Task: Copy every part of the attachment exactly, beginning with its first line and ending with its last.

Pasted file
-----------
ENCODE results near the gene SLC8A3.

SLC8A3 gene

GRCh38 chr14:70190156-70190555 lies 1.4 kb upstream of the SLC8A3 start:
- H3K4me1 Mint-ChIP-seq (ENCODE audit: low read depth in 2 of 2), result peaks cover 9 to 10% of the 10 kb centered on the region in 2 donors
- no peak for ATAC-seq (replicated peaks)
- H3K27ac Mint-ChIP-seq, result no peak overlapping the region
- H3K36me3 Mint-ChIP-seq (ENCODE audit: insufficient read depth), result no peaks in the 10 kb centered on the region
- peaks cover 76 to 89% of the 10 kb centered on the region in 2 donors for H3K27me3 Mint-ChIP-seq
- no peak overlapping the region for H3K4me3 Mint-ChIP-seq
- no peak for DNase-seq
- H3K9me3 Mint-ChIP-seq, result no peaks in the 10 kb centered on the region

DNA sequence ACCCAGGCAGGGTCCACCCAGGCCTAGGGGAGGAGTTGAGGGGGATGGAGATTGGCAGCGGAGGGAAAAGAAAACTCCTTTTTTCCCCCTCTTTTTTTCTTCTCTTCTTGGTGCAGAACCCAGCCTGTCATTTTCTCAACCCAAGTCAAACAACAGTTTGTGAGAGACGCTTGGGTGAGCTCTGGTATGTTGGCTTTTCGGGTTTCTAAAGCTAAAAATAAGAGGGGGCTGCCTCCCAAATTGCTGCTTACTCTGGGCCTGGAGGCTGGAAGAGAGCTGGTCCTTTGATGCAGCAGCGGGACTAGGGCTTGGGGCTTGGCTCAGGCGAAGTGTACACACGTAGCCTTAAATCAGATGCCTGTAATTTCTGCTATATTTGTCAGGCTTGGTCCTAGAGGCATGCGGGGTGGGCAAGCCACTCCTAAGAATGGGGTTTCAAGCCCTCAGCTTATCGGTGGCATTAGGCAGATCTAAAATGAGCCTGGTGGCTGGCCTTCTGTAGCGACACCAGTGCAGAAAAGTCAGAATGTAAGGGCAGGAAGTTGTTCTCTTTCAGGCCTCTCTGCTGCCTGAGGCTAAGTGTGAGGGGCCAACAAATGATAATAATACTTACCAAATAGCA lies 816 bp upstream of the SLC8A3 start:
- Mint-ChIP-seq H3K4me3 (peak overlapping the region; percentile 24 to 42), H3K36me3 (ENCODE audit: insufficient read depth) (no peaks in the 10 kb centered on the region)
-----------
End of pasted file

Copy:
ENCODE results near the gene SLC8A3.

SLC8A3 gene

GRCh38 chr14:70190156-70190555 lies 1.4 kb upstream of the SLC8A3 start:
- H3K4me1 Mint-ChIP-seq (ENCODE audit: low read depth in 2 of 2), result peaks cover 9 to 10% of the 10 kb centered on the region in 2 donors
- no peak for ATAC-seq (replicated peaks)
- H3K27ac Mint-ChIP-seq, result no peak overlapping the region
- H3K36me3 Mint-ChIP-seq (ENCODE audit: insufficient read depth), result no peaks in the 10 kb centered on the region
- peaks cover 76 to 89% of the 10 kb centered on the region in 2 donors for H3K27me3 Mint-ChIP-seq
- no peak overlapping the region for H3K4me3 Mint-ChIP-seq
- no peak for DNase-seq
- H3K9me3 Mint-ChIP-seq, result no peaks in the 10 kb centered on the region

DNA sequence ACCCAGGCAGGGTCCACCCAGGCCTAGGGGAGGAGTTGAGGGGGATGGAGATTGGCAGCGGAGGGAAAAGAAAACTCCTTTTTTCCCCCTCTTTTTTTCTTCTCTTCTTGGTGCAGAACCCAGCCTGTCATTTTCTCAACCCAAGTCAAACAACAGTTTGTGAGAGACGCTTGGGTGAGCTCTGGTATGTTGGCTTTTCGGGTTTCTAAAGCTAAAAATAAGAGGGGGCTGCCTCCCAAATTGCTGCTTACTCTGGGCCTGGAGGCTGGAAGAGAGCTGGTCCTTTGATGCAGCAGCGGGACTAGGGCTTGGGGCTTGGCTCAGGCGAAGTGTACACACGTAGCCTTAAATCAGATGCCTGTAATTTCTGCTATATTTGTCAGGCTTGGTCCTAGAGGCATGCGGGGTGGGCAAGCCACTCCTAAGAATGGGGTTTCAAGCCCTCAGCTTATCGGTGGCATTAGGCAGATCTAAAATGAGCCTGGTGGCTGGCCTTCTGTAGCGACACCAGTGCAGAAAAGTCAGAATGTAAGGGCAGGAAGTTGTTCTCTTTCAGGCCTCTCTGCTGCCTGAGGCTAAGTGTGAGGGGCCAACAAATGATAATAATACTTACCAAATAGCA lies 816 bp upstream of the SLC8A3 start:
- Mint-ChIP-seq H3K4me3 (peak overlapping the region; percentile 24 to 42), H3K36me3 (ENCODE audit: insufficient read depth) (no peaks in the 10 kb centered on the region)